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true motivation of jon snows assassination ( counter to the claims I have seen made)

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Posted (edited)
On 3/31/2019 at 9:45 PM, The Transporter said:

  The watch does not attack the people. 

Agree its purpose is not to attack people south of the wall, maybe it wasn't meant to attack people north of the wall either, but let's leave that for now. We don't know what the exact terms of engagement are if it's the watch itself that's threatened by 'people'.

We probably all agree that its true purpose is to guard the realms of men. Legend tells of a particular kind of supernatural enemy.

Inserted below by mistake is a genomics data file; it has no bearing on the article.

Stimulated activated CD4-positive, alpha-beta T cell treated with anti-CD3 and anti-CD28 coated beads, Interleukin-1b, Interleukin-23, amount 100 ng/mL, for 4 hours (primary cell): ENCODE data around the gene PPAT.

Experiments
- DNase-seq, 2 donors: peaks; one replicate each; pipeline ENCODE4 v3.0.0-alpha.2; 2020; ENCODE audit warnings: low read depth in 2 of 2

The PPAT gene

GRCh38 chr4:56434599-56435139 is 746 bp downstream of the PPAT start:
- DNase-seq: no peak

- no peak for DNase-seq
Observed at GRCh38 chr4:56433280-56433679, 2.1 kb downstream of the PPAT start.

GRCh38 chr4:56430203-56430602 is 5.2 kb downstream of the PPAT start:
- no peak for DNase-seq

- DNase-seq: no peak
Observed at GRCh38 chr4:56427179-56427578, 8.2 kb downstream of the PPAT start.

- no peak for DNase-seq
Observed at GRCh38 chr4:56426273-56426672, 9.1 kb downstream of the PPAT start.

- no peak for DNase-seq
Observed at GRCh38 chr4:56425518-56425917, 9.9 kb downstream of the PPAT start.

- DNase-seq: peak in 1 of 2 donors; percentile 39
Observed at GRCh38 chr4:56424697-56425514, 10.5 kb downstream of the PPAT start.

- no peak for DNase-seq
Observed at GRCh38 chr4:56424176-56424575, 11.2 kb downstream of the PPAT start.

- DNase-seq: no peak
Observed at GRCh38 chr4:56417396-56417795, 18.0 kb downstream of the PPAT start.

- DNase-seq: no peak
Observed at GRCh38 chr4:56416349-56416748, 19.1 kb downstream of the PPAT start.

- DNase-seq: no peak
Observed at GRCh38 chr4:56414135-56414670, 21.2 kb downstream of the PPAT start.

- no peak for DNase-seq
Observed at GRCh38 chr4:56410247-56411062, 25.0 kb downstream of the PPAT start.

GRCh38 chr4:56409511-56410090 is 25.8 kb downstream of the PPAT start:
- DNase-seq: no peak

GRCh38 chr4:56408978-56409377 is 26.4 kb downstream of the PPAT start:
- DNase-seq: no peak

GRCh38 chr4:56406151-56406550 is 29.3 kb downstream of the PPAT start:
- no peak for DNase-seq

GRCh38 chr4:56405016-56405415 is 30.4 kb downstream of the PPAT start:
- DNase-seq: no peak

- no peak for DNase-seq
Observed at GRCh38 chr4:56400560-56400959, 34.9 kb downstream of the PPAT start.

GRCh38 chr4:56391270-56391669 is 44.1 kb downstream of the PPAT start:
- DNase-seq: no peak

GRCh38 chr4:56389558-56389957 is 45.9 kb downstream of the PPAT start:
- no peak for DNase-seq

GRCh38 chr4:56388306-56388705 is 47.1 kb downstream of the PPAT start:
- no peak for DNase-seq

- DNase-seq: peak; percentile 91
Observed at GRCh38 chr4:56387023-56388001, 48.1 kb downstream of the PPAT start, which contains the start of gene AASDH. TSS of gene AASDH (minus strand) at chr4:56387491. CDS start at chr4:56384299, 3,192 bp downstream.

A supernatural enemy matching the description of the one from legend has now re-appeared and actually wiped out the majority of the watch's fighting men. This enemy grows stronger if allowed to kill any humans still left north of the wall. The logical thing to do is bring these humans south, so you can keep your oath.

Now for another point: Long before there were seven kingdoms there were a hundred, the exact number varied as kings rose and fell and some kingdoms conquered and annexed others. The watch seems to have received enough support from these multiple kings to sustain itself until the current usurper dynasty in place for the last couple of decades starved it of quality recruits. There was no central authority like the Iron Throne for most of the watch's 5000+ years of existence. The only constant in the time of the watch's existence have been the Starks in Winterfell whose help has been sought from time to time, and who according to legend had to cast down one LC of the watch who forgot his oaths.